NBC Gets Olympic Boost
The dominance of U.S. athletes at the Winter Olympics in Vancouver has translated into a much-needed boost in ratings and ad revenue for NBC, and could put a dent in the $250 million the network expected to lose on the event.
A slew of medals for Americans, including skier Lindsey Vonn and figure skater Evan Lysacek, helped draw an average 26.3 million viewers to prime-time broadcasts of the Winter Games through Saturday night, NBC said. That’s over a quarter more viewers than NBC averaged at this point in the Games four years ago, and is ahead of some advertisers’ expectations.
“Americans love their home team. And Team USA has gripped the country with their enormous success in the first week,” said Gary Zenkel, president of NBC Olympics.
Before the Games began, the network, which agreed to pay $820 million for the TV rights and also faces heavy expenses for more than two weeks of telecasts from Vancouver, estimated the event would generate $650 million to $700 million in revenue, more than the 2006 Winter Olympics in Torino, Italy.
Mr. Zenkel said NBC now has “a chance of exceeding” that forecast, as the crush of attention focused on U.S. athletes draws in extra ad revenue.
The network has been asking between $400,000 and $500,000 for a 30-second commercial in prime-time during the Games, according to ad buyers. An NBC executive said the range was closer to $500,000 to $600,000.
NBC, a unit of General Electric Co., needs a success. The network has struggled for years in prime time. It is still reeling from the high-profile failure of its gambit to cut costs by putting late-night comedian Jay Leno on at 10 p.m. Eastern time. Following the Games, it is restoring Mr. Leno as host of “The Tonight Show” at 11:35 p.m., and is reshuffling its evening schedule with several new shows.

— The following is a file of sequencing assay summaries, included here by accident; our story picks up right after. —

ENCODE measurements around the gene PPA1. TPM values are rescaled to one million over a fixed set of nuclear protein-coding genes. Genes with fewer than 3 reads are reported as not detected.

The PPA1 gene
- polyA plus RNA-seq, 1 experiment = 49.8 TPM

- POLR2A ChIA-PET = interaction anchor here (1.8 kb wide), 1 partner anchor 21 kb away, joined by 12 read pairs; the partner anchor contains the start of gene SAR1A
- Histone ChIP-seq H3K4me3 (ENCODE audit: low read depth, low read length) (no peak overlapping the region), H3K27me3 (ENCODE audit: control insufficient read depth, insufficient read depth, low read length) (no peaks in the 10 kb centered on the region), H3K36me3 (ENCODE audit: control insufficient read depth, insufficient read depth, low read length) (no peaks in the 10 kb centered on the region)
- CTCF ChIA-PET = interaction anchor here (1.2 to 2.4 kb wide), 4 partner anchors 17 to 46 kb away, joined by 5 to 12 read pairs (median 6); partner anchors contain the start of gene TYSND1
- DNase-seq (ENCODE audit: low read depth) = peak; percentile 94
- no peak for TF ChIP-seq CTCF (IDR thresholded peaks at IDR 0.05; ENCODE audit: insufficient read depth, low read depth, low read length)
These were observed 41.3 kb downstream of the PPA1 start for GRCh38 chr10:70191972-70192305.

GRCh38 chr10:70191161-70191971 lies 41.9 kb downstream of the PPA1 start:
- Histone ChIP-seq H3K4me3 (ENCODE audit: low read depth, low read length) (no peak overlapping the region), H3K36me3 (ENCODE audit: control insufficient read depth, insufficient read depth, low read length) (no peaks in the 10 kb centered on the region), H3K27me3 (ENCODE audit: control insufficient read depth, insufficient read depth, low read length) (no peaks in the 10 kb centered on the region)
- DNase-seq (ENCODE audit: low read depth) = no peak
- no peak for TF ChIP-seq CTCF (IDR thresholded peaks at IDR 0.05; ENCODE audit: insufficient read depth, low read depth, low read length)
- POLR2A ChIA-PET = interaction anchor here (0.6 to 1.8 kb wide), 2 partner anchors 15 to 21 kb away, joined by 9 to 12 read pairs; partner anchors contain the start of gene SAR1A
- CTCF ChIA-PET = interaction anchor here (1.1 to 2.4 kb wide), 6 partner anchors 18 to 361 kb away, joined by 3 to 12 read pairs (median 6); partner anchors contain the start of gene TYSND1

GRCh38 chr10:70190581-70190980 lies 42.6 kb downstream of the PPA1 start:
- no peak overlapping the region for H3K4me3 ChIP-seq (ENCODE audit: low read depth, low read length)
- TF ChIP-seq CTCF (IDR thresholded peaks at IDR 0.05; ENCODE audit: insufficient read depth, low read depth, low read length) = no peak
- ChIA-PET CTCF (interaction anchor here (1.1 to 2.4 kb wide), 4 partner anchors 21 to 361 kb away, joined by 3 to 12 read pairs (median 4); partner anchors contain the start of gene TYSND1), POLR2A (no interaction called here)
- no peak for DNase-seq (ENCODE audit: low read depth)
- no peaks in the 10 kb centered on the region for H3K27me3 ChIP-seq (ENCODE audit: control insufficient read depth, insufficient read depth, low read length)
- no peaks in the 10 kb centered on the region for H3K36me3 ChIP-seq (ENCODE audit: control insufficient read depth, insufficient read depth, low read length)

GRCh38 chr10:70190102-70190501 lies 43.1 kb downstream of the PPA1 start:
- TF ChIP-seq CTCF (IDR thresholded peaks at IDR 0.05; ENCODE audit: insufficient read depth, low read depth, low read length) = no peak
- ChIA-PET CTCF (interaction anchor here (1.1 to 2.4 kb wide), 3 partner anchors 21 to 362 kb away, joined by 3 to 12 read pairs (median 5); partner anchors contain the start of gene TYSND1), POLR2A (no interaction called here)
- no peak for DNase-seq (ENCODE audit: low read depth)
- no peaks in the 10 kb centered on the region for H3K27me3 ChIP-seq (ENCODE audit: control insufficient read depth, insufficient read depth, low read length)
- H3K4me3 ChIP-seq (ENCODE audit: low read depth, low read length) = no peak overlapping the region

According to Nielsen Co. estimates cited by NBC, the Games have helped NBC climb into third place in the current season among viewers 18 to 49 years old, passing Walt Disney Co.’s ABC, but still behind Fox and CBS Corp.’s namesake network.
Wednesday night, when the U.S. won six medals, including three golds, NBC attracted more viewers than Fox’s “American Idol,” the first time any show has topped “Idol” head to head since 2004. Fox is part of News Corp., owner of The Wall Street Journal.
The coming week may be a bigger challenge, however. While Americans like Ms. Vonn and speed skater Apolo Ohno are serious medal contenders in several big events, not one American is a favorite to win the gold in the women’s figure-staking competition. In past Olympics that event has attracted one of the biggest audiences.
Though more Americans have watched the Vancouver Olympics than the Torino Games, the audience has trailed that of the 2002 Salt Lake City Games by an average of 9.1% prime-time viewers.
Ad buyers and analysts say that Olympics held on U.S. soil always attract more American viewers than those held abroad. TV viewing is also spread across more channels than it was eight years ago. Among Winter Games not held in the U.S., Vancouver is the most-watched since 1994.
NBC has been aggressive in using its Olympic-sized audience to promote itself, and it says it plans to increase the number of promotional ads for its new shows in the coming week. Most of its ads thus far have touted “Parenthood,” a series based on the 1989 movie, and “The Marriage Ref,” a reality show produced by comedian Jerry Seinfeld, according to television analyst Steve Sternberg.
“They have a chance to solidify and even improve their ratings into the spring,” said Jackie Kulesza, a senior vice president and broadcast buyer at Starcom, a media-buying firm owned by Publicis Groupe.
NBC said the Games have had a “halo effect” on its schedule and stations. The percentage of households watching its profitable morning show “Today” are up 7% from a year earlier, NBC said. It said “Nightly News” is up 21%, and late news on local stations is up 15% by that measure.